[2016] FWC 7351


Fair Work Act 2009

s.394 - Application for unfair dismissal remedy

Malachi Harvey
MMG Australia Ltd



Application for unfair dismissal remedy.

[1] Malachi Harvey was employed by MMG Australia Ltd (MMG) at its mine in Rosebery, Tasmania as a Level 3 Operator (Truck Driver) from 17 June 2013 until his dismissal on 11 March 2016, arising out of an incident that took place at around 12:00 AM on Friday, 19 February 2016.

[2] Section 396 of the Fair Work Act 2009 (the Act) requires that four initial matters be considered before considering the merits of the application. Neither party put forward that any of these initial matters required such consideration. In relation to the elements within s.396, I find that Mr Harvey’s application was lodged with the Fair Work Commission within the 21 day period for making such applications; that at the time he was dismissed he was a person protected from unfair dismissal; and that questions of consistency with the Small Business Fair Dismissal Code or genuine redundancy do not arise.

[3] For the reasons set out below, I find that Mr Harvey was not unfairly dismissed.


[4] Evidence in this matter was received from the Applicant and, on his behalf, Malcolm Jago, another mining employee of MMG’s and Secretary of the Rosebery Committee of The Australian Workers’ Union. For the Respondent, evidence was received from Justin De Meillon, MMG’s Mining Manager; Arthur Youd, MMG’s Safety and Training Superintendent; Steven Wilson, Mining Superintendent; and Stacey Dibben, MMG’s Human Resources Advisor.

[5] Prior to dismissal Mr Harvey had been employed by MMG since 17 June 2013, working as an underground truck driver. The basic facts of the incident for which Mr Harvey was dismissed relate to an incident in which his truck made contact with and damaged another piece of equipment, an integrated tool basket, referred to within the mine as an IT basket, which is a large, heavy duty and rectangular framed basket for the purposes of carrying large mining tools. The IT baskets are large and heavy, although there is a dispute between the parties as to whether it is a “heavy vehicle” as defined in the MMG traffic management plan, being one with a gross vehicle mass of greater than four and a half tonnes.1

[6] At about midnight on 19 February 2016, Mr Harvey went for a crib break, having completed carting waste between 55K level and 49K level of the MMG Rosebery mine.2 At the time he had been driving an AD55 underground dump truck with a carrying capacity of “not quite” 50 tonnes, being smaller than some others operated by the mine. 3 The truck is identified in evidence as “truck 10”.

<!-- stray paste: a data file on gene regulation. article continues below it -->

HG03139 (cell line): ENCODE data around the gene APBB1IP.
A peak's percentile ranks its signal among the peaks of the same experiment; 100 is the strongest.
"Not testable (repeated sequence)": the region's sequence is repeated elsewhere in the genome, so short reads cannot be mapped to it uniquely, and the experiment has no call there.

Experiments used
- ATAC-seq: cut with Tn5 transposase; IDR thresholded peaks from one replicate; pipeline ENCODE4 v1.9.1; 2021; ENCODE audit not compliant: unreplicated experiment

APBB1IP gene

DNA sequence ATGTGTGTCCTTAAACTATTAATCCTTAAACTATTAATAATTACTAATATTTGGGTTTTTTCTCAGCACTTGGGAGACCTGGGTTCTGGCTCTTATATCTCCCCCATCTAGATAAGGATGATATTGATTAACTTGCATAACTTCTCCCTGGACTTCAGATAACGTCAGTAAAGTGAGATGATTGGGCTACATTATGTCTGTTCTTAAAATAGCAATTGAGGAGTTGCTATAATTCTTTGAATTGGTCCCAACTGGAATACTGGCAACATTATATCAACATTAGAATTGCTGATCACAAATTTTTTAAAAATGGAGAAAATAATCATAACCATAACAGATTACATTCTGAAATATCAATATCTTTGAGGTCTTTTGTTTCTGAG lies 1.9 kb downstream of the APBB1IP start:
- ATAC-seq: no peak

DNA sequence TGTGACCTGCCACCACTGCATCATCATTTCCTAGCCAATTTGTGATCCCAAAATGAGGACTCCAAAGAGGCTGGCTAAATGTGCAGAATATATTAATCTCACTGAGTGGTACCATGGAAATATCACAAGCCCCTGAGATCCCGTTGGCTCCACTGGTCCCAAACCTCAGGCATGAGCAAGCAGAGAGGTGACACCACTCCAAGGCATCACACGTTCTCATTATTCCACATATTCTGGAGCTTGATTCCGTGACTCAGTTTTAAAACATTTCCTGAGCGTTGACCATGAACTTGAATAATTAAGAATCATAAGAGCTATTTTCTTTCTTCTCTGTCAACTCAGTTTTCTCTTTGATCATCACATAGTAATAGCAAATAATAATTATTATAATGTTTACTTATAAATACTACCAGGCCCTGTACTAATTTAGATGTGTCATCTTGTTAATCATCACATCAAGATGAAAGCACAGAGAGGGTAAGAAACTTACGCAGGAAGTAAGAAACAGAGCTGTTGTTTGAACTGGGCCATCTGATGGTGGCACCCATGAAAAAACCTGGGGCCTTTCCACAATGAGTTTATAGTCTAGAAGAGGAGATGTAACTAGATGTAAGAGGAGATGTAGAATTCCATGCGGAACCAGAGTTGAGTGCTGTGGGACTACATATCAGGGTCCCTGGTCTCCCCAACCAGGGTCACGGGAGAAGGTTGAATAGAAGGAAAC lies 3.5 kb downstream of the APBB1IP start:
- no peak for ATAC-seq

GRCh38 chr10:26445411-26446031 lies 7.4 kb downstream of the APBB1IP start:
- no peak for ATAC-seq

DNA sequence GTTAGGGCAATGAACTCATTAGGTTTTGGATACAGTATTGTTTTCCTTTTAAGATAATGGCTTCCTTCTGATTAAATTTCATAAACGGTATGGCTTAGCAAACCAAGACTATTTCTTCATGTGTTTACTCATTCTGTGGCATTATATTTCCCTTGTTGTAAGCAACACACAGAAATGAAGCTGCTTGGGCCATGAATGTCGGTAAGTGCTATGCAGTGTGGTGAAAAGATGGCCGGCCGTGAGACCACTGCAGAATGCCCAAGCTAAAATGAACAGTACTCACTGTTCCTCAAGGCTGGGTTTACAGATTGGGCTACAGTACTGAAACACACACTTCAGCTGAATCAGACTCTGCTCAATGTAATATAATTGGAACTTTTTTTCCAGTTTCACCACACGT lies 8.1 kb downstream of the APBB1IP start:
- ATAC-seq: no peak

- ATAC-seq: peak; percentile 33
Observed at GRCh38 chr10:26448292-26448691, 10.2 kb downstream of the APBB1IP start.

[7] The crib room was at level 46K. Mr Harvey drove his truck to the area and stopped it before walking to the crib room. When he stopped at level 46K there was a passenger in the truck. The configuration of the truck is such that the passenger sits immediately behind the driver but is seated facing in a different direction to the driver. 4

[8] When in the crib area near to level 46K, Mr Harvey “pulled into what he thought would be an empty x cut”.5 Mr Harvey’s evidence was that the crosscut is about 15 to 20 metres in length, compared with the length of the truck being about 10 to 12 metres.6 However, in order to pull into the crosscut he had to turn right off the main route, and when he did so he did not see soon enough an IT basket that was at the end of the crosscut. When he noticed the IT basket parked in the parking bay he applied the brakes and “[b]y the time the brakes stopped the truck I had nudged the IT Basket. I then rolled back the Truck about a metre to assess the damage to the basket.”7

[9] There is a dispute between the parties about the speed Mr Harvey had been travelling as he turned and whether he actually applied the truck’s brakes after seeing the IT basket. The collision with the IT basket caused significant damage, with the basket requiring repairs and recertification for underground mining purposes, which together cost more than $15,000.8

[10] Having made contact with the IT basket, Mr Harvey did not initially report the incident or the damage.9 Mr Harvey reported the incident after going to the crib room and it took about 40 minutes for Grant Howard, the person to whom he reported the matter, to arrive.10

[11] Once the matter had been reported and Mr Howard arrived, photographs were taken of the truck and the IT basket and Mr Harvey was required to undertake drug, alcohol and fatigue management tests, with him passing each of them.11 MMG initiated an investigation into the circumstances of the incident, which was conducted by Arthur Youd, MMG’s Safety and Training Superintendent, as the investigation process facilitator, along with Mr Howard and two other managers.